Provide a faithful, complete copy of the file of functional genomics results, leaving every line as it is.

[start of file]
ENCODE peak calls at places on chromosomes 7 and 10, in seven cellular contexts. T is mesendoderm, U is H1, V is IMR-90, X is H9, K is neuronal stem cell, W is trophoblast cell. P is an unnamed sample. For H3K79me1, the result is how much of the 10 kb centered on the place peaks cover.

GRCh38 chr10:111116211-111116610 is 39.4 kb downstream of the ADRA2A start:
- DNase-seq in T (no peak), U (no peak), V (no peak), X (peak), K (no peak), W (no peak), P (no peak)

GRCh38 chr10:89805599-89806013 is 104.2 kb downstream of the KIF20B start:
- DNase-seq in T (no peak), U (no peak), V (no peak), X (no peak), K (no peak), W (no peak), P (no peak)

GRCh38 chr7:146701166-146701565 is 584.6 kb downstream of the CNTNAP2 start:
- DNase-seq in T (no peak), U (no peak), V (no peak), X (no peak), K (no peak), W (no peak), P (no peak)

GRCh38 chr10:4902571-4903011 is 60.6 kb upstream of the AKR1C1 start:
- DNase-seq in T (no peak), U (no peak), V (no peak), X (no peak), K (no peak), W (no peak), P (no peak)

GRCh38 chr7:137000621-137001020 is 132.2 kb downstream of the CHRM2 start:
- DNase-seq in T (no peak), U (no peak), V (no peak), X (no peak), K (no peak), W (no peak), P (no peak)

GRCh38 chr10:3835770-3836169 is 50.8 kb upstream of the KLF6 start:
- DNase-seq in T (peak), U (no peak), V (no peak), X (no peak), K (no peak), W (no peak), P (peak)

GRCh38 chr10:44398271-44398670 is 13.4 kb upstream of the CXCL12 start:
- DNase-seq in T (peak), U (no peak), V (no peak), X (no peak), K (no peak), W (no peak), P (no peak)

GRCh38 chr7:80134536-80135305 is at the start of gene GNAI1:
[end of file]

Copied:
ENCODE peak calls at places on chromosomes 7 and 10, in seven cellular contexts. T is mesendoderm, U is H1, V is IMR-90, X is H9, K is neuronal stem cell, W is trophoblast cell. P is an unnamed sample. For H3K79me1, the result is how much of the 10 kb centered on the place peaks cover.

GRCh38 chr10:111116211-111116610 is 39.4 kb downstream of the ADRA2A start:
- DNase-seq in T (no peak), U (no peak), V (no peak), X (peak), K (no peak), W (no peak), P (no peak)

GRCh38 chr10:89805599-89806013 is 104.2 kb downstream of the KIF20B start:
- DNase-seq in T (no peak), U (no peak), V (no peak), X (no peak), K (no peak), W (no peak), P (no peak)

GRCh38 chr7:146701166-146701565 is 584.6 kb downstream of the CNTNAP2 start:
- DNase-seq in T (no peak), U (no peak), V (no peak), X (no peak), K (no peak), W (no peak), P (no peak)

GRCh38 chr10:4902571-4903011 is 60.6 kb upstream of the AKR1C1 start:
- DNase-seq in T (no peak), U (no peak), V (no peak), X (no peak), K (no peak), W (no peak), P (no peak)

GRCh38 chr7:137000621-137001020 is 132.2 kb downstream of the CHRM2 start:
- DNase-seq in T (no peak), U (no peak), V (no peak), X (no peak), K (no peak), W (no peak), P (no peak)

GRCh38 chr10:3835770-3836169 is 50.8 kb upstream of the KLF6 start:
- DNase-seq in T (peak), U (no peak), V (no peak), X (no peak), K (no peak), W (no peak), P (peak)

GRCh38 chr10:44398271-44398670 is 13.4 kb upstream of the CXCL12 start:
- DNase-seq in T (peak), U (no peak), V (no peak), X (no peak), K (no peak), W (no peak), P (no peak)

GRCh38 chr7:80134536-80135305 is at the start of gene GNAI1: